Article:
Health and local government figures are split over plans to introduce a single accountable figure for the NHS and ‘place-level’ care services, early reactions to the government integration white paper suggest.
Yesterday’s document, Health and Social Care Integration: Joining up care for people, places, and populations, outlined plans for a single accountable leader to oversee integrated health and care place boards within systems broader integrated care. But while local government has largely welcomed the idea, NHS representatives have expressed concerns.
Boards are expected to typically operate at local authority level, bringing together health and local government to pool budgets and produce a shared plan for health and care services in the area.
The white paper said appointing a single person responsible for implementing this plan would “ensure a more joint approach between health and social services”.
The individual will need to be approved by the ICS Integrated Care Board and “local competent authorities”, which LGC says refers to higher-level authorities.
The Local Government Association hailed a ‘strong role for local care and health leadership’ while the County Councils Network went further, describing as ‘essential that an individual from local government be the ‘sole person in charge’ “.
CCN Adult Social Care spokesperson Martin Tett (Con) said: “These higher level authorities should also be the ones to lead the design of the most effective local structures to focus on improving options community care and tackling the broader determinants of ill health, working alongside primary care partners.
Paul Najsarek, health and care spokesperson for the Society of Local Authority Chief Executives & Senior Managers, told LGC while there should be local flexibility over who fills the role, it was essential that the individual is accountable to the local authority.
He said: “One of the things that is key for us is that the chief executive and the board are properly connected to the arrangements, so if it’s not the chief executive of the board in that role, whoever it is has accountable to the council as well as the NHS.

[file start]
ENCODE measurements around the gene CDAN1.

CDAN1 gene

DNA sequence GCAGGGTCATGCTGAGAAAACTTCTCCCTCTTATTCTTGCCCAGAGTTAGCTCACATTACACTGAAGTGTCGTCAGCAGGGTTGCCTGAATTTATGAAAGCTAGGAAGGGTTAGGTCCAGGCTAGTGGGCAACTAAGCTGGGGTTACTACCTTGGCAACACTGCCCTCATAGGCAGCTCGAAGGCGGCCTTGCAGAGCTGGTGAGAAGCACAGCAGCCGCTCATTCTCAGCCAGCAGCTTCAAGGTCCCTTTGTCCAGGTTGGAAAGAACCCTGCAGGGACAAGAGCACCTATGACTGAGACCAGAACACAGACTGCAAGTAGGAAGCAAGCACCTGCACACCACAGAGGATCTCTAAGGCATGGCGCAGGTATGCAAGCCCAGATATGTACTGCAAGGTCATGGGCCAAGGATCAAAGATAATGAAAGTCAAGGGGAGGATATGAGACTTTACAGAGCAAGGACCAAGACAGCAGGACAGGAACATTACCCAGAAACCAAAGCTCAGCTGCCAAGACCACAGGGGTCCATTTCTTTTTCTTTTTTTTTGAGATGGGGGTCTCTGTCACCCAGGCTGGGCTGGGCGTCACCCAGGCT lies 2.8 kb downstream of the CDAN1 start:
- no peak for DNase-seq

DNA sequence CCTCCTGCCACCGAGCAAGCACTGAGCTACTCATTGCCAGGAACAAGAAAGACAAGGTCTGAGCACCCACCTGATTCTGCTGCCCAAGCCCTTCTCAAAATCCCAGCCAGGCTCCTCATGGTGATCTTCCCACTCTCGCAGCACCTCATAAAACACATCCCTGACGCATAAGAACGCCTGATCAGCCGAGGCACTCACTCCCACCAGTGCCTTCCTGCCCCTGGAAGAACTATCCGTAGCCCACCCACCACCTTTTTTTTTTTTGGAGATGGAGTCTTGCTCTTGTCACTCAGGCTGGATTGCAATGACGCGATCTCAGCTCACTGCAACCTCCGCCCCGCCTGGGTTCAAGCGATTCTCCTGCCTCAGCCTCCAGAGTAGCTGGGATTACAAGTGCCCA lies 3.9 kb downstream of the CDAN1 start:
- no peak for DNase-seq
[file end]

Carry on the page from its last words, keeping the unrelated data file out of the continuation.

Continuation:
He suggested directors of adult social services or public health could also be appropriate role holders with an important role for local government in helping to ensure a system-wide approach to addressing current challenges.
“In the short term, the focus will be largely on Covid and backlog issues in the NHS,” he added. “If you deal with them strategically, it will involve local government, but what we need to avoid are organizations going back to their own world to solve narrow problems.
However, representatives of the health service were less positive about the new role.
Saffron Cordery, deputy chief executive of NHS providers who represents hospitals and other NHS organisations, said: ‘We still have significant concerns about the proposal for a single responsible person at each location.
“This could further complicate accountability lines in already complex and developing system work structures.”
Despite government enthusiasm for the role, it is not statutory and will not alter existing accountability arrangements within the NHS or local government.
Hugh Alderwick, policy manager at the Health Foundation, said: “The proposal for single leaders for health and social care in local ‘places’ sounds simple but can cause disruption and additional layers of management.
“And the fundamental differences between how the NHS works and social care systems will remain intact.”
The Chartered Institute of Public Finance & Accountancy, which has members in councils and the NHS, has also raised concerns about the complexity of the new health and care system, which is also undergoing reforms in the framework of the bill on health and care currently being considered by Parliament.
Eleanor Roy, Cipfa’s head of health and social care policy, said: “Local variation means that one size does not fit all, so the proposal to add another level of advice based on the location can add complexity to the already cluttered landscape of integrated care councils, partnerships and health and wellness councils.
“That might turn out to be advice too far.”